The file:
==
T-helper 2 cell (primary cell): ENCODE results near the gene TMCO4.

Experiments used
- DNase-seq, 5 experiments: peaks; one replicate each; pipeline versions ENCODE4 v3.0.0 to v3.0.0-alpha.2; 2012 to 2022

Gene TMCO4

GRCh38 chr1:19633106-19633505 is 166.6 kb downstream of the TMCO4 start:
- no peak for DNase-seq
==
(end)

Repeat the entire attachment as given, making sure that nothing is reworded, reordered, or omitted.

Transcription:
T-helper 2 cell (primary cell): ENCODE results near the gene TMCO4.

Experiments used
- DNase-seq, 5 experiments: peaks; one replicate each; pipeline versions ENCODE4 v3.0.0 to v3.0.0-alpha.2; 2012 to 2022

Gene TMCO4

GRCh38 chr1:19633106-19633505 is 166.6 kb downstream of the TMCO4 start:
- no peak for DNase-seq